The DPJ Government reversed the privati-sation efforts of the previous administrations and vowed to retain a significant stake in the country’s mammoth postal banking system. The country’s Japan Post has been the biggest beneficiary of the Japanese Government bonds. A de facto government guarantee on deposits, made at the postal bank, has attracted a huge fund of about 300 trillion yen, which is more than the annual gross domestic output of France. Those funds, in turn, made their way to public works projects across the country, like dams on virtually every major river in Japan and moun-tainous roads to nowhere. During his term, Koizumi Junichiro tried to remedy the unhealthy flow of finances by privatising the postal banking system. Koizumi’s plan aimed at freeing Japan Post’s financial units from government control by 2017. This structural change was designed to strengthen Japan’s market-economy base. The global economic crisis and political instability rendered Koizumi’s privatisation agenda unsuccessful.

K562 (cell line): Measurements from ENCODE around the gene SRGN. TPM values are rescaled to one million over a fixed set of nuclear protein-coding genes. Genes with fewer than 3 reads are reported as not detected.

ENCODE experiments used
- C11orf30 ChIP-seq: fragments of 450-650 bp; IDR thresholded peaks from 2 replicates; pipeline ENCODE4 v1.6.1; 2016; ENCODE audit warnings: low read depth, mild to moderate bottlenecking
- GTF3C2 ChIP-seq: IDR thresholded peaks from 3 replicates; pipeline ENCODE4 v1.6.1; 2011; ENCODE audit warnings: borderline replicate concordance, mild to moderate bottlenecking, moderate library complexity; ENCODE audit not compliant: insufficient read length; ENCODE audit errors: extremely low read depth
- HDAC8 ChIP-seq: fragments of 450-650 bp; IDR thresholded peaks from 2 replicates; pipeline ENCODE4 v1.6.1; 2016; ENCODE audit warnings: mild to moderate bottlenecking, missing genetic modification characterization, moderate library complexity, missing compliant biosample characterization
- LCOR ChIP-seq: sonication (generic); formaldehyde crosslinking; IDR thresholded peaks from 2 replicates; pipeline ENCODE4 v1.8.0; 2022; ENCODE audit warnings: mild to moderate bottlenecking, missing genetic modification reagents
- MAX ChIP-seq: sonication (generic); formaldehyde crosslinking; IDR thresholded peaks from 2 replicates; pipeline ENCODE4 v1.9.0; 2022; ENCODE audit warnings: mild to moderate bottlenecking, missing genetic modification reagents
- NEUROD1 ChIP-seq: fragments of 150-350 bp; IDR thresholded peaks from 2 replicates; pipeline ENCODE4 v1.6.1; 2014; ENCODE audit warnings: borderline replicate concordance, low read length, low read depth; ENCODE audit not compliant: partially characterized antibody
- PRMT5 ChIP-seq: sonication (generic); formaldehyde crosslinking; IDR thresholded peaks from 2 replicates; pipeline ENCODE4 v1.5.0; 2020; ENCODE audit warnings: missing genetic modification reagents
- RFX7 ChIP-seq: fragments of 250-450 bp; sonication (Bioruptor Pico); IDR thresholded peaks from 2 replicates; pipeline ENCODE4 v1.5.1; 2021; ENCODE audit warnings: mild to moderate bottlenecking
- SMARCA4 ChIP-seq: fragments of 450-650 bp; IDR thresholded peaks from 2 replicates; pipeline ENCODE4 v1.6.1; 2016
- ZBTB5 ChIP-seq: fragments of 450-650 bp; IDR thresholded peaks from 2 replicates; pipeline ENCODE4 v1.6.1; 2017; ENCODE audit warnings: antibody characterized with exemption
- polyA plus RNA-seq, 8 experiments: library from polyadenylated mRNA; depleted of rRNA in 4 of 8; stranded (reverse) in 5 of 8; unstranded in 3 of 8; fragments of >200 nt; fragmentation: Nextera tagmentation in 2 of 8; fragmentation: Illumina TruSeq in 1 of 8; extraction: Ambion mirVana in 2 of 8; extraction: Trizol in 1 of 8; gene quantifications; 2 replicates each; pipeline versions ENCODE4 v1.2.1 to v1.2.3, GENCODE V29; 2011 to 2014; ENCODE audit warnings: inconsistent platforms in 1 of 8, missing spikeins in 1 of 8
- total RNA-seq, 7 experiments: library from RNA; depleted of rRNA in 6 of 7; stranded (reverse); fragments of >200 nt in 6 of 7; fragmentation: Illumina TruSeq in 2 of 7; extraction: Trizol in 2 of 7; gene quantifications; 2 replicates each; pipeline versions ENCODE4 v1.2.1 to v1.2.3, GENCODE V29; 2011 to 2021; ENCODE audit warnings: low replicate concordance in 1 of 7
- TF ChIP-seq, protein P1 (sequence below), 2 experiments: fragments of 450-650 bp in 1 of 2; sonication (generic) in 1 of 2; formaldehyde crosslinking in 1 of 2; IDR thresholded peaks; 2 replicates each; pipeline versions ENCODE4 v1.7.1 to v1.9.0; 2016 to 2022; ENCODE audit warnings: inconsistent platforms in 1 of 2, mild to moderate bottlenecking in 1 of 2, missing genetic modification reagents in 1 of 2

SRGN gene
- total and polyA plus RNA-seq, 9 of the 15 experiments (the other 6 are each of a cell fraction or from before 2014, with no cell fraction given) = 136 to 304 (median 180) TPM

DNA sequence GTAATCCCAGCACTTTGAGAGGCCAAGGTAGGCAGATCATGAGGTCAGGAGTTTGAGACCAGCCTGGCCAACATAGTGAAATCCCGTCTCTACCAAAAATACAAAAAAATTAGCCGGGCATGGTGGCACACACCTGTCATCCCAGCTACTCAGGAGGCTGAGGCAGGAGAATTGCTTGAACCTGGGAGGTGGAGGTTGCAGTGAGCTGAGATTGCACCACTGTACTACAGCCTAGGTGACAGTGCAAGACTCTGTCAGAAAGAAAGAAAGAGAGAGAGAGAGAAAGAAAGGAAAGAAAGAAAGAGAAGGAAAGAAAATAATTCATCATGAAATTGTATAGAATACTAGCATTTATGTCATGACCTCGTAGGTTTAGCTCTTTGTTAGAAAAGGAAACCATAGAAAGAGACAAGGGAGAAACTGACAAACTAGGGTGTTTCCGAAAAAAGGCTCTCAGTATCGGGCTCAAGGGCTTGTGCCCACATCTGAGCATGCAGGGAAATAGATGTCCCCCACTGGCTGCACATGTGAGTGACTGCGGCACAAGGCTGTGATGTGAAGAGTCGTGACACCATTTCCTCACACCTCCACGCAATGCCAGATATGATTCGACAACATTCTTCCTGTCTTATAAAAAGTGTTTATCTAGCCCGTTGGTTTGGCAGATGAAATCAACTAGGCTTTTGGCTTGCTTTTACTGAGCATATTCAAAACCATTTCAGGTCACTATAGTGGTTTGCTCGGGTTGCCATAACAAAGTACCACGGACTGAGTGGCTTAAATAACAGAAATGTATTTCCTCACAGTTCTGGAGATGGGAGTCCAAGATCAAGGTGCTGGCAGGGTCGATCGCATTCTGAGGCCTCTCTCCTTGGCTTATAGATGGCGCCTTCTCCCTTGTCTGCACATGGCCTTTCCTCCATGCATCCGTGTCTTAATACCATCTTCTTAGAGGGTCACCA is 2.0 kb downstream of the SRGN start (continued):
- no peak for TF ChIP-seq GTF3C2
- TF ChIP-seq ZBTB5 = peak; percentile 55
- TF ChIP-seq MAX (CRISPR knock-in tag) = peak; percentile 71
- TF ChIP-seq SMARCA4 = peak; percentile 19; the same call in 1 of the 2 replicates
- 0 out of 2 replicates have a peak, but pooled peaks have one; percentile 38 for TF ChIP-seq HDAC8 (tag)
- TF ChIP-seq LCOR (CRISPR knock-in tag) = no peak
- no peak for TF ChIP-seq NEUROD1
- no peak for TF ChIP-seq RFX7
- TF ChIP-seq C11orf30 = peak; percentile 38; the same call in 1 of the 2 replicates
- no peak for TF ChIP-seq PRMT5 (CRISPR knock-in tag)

The Hatoyama Government has begun to review the postal privatisation process. A new draft postal bill aims to give the state more than one-third of its share in Japan Post. This stake will give the state the right to veto any changes to the company’s management. The government also proposes to double the limit on postal savings to 20 million yen per customer from 10 million yen. This will result in driving out business at private banks as state-affiliated entities will corner the bulk of the deposits. Hatoyama runs the huge risk distorting the Japanese economy as the state will be in a position to offload bonds to Japan Post, thereby encouraging reckless government spending. Private banks will suffer from unfair competition as a result. However, the DPJ feels that as Japan Post runs a network of 24,000 offices across the country supported by an army of 430,000 full and part-time staff, the government involvement is necessary to provide universal services.